SAN BENITO — After about five years, the city is working toward re-opening its $17 million water plant within six to nine months.
The latest step is the launch of a pilot study required to put the plant back into operation, City Manager Manuel De La Rosa stated yesterday.
The Texas Commission on Environmental Quality approved the project’s pilot study last month, De La Rosa stated.
“The pilot protocol study required to bring the city’s newer water treatment plant back into full operation has taken a major step forward, receiving the approval of the Texas Commission on Environmental Quality,” Martha McClain, the city’s spokeswoman, stated.
In 2014, the city shut down the plant built in 2009 before filing a lawsuit against companies involved in its design and construction.
Since then, officials have pumped more than $1 million to turn its 91-year-old water plant into the city’s primary water source.
According to McClain, the city will conduct 45-day test runs before the state’s expected approval of the plant’s re-opening sometime between Aug. 24 and Dec. 21.
A pilot study is a small-scale test of processes to be used in the plant’s operation.
As part of a lawsuit settlement, Evoqua Water Technologies has agreed to pay the city $10,000 a day if it fails to restore operations within the nine-month period, McClain stated.
“It’s moving,” City Commissioner Rick Guerra said yesterday, referring to the project to re-open the plant. “It’s a priority as far as getting it online. Getting this going would be a big plus for us.”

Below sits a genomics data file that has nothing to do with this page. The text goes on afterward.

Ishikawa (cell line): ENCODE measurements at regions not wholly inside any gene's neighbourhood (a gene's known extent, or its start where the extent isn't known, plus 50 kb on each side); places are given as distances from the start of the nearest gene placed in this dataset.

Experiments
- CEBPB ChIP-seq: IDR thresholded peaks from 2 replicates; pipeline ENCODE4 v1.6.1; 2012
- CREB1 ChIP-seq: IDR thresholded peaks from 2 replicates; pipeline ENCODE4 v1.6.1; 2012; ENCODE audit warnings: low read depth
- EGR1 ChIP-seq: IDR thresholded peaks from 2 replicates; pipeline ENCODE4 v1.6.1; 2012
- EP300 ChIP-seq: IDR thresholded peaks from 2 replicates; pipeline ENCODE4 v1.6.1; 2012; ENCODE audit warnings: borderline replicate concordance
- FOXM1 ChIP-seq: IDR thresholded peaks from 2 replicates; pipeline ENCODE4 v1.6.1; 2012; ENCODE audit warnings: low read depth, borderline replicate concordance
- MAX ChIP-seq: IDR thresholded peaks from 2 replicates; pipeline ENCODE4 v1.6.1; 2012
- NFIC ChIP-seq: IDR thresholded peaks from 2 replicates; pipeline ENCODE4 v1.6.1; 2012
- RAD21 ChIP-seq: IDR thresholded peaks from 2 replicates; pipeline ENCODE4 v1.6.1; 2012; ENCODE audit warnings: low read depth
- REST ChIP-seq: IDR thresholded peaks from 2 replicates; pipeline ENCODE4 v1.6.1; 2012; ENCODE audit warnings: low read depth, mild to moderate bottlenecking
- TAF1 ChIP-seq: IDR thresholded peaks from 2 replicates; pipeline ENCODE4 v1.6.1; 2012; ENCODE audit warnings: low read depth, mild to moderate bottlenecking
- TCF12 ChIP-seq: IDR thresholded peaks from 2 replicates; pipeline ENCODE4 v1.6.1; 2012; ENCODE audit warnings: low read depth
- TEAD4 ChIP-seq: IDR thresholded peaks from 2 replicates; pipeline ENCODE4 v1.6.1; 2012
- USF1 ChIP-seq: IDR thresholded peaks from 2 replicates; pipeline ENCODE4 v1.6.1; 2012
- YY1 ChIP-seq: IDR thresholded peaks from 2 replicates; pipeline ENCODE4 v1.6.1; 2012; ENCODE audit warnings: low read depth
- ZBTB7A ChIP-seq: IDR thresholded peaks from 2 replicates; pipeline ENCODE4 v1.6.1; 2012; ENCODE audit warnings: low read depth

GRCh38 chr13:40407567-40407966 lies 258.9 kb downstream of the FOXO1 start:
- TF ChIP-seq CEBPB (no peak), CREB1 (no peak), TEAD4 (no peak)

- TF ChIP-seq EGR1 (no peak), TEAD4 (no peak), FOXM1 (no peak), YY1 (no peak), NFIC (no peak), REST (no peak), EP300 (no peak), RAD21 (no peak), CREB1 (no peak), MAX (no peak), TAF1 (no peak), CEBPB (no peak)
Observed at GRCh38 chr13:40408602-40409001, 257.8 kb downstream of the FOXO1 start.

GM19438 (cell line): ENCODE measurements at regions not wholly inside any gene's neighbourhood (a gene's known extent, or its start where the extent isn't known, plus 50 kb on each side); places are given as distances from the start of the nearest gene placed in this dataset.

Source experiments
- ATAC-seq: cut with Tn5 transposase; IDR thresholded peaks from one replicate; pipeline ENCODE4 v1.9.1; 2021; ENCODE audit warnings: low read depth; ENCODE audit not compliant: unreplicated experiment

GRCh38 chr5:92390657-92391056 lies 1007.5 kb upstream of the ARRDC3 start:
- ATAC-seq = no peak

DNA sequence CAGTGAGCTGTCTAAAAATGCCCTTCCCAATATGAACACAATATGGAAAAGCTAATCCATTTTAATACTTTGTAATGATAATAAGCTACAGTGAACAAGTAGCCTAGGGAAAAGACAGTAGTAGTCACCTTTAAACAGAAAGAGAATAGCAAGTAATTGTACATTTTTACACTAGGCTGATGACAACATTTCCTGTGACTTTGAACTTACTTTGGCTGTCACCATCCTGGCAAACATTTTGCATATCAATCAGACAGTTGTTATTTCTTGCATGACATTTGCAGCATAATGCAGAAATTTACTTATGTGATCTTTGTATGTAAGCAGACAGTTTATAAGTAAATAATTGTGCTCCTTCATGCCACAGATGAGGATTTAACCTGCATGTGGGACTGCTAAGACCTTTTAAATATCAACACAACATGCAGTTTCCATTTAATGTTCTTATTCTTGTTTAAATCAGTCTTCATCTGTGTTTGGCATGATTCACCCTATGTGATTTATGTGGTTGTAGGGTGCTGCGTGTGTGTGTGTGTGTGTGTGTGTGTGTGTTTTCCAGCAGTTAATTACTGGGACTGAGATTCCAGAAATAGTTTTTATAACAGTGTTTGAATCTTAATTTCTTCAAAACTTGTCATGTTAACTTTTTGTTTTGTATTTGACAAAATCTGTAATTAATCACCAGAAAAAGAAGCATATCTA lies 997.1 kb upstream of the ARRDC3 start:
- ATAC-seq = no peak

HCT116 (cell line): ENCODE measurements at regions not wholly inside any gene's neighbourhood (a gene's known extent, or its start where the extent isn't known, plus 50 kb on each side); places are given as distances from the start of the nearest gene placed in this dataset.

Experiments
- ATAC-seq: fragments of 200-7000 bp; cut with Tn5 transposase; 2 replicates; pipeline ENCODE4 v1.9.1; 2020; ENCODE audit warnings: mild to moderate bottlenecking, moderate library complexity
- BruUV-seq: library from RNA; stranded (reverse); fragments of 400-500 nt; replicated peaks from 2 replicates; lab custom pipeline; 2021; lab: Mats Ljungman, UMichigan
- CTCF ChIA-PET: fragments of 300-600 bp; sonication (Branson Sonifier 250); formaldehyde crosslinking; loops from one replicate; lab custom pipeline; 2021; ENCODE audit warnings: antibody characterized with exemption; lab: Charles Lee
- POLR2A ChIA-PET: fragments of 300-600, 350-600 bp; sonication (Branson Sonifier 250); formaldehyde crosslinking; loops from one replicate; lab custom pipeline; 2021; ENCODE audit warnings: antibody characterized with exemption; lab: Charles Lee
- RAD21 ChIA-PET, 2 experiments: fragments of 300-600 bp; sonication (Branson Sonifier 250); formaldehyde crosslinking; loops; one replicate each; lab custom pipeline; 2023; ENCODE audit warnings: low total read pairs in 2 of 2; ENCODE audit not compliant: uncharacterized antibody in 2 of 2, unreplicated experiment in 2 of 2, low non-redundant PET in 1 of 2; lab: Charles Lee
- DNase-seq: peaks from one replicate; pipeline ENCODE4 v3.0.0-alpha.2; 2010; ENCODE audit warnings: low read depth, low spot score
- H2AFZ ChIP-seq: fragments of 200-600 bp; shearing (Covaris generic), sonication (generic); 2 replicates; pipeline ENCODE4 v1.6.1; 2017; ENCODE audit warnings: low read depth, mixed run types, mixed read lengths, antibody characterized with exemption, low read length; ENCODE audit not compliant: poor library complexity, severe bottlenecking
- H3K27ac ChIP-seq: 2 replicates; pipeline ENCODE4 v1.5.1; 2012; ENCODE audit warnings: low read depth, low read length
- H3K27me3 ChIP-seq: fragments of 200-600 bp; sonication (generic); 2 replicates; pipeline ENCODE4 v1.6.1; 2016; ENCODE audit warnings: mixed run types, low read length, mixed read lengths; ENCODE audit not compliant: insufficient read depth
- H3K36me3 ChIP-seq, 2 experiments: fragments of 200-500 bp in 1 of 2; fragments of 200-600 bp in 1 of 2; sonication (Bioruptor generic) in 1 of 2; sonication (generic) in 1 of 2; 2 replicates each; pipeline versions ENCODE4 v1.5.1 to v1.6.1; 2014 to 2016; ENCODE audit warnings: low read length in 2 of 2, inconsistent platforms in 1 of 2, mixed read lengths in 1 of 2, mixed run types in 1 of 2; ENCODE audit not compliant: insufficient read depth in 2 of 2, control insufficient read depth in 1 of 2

Commissioner Tony Gonzales said residents have waited long enough for the plant to re-open.
“We’ve got to get it running,” Gonzales said.
In 2014, “malfunctions” led the plant to shut down.
In previous press releases, McClain had stated the plant never produced its capacity of 6 million gallons day amid concerns its microfiltration system was not properly operating.
“It cost a lot of money,” Gonzales, who was on the commission at the time, said yesterday. “It’s supposed to be state-of-the-art.”
In December 2017, the city received $1.87 million in cash and $3.1 million worth of services from Evoqua Water Technologies to help bring the plant back into operation.
As part of the settlement, Evoqua agreed to perform $3.1 million in services, including conducting the pilot and installing equipment needed to operate the plant.
In 2009, the city built the $17.9 million water plant whose use of solar panels made it a “model” project along the Texas-Mexico border, according to the Texas General Land Office.
The plant off Turner Road was built to treat as much as 6 million gallons of water a day, 2.5 million gallons more than the city’s old plant, officials said at the time.
At its grand opening ceremony in October 2009, Jose Garces, the North American Development Bank’s managing director, called the plant a model for projects along the U.S.-Mexico border at the ceremony.
“This project is one of the most important projects, not only in the Valley but on the border,” Arkelao Lopez, projects director for the Border Environmental Cooperation Commission, said at the ceremony.
Old water plant
For decades, the city had planned to phase out and shutdown its old Stenger Street plant built in 1927.
But since the new water plant shut down, the city has spent more than $1 million to upgrade the 91-year-old plant.
“The old water plant’s been keeping up,” Guerra said yesterday.
The city continued to upgrade the old plant after it ran into big problems.
In September 2016 and January 2018, the old plant temporarily shut down, cutting water service across town.
As part of an agreement, Harlingen temporarily provided water to the city’s homes and businesses.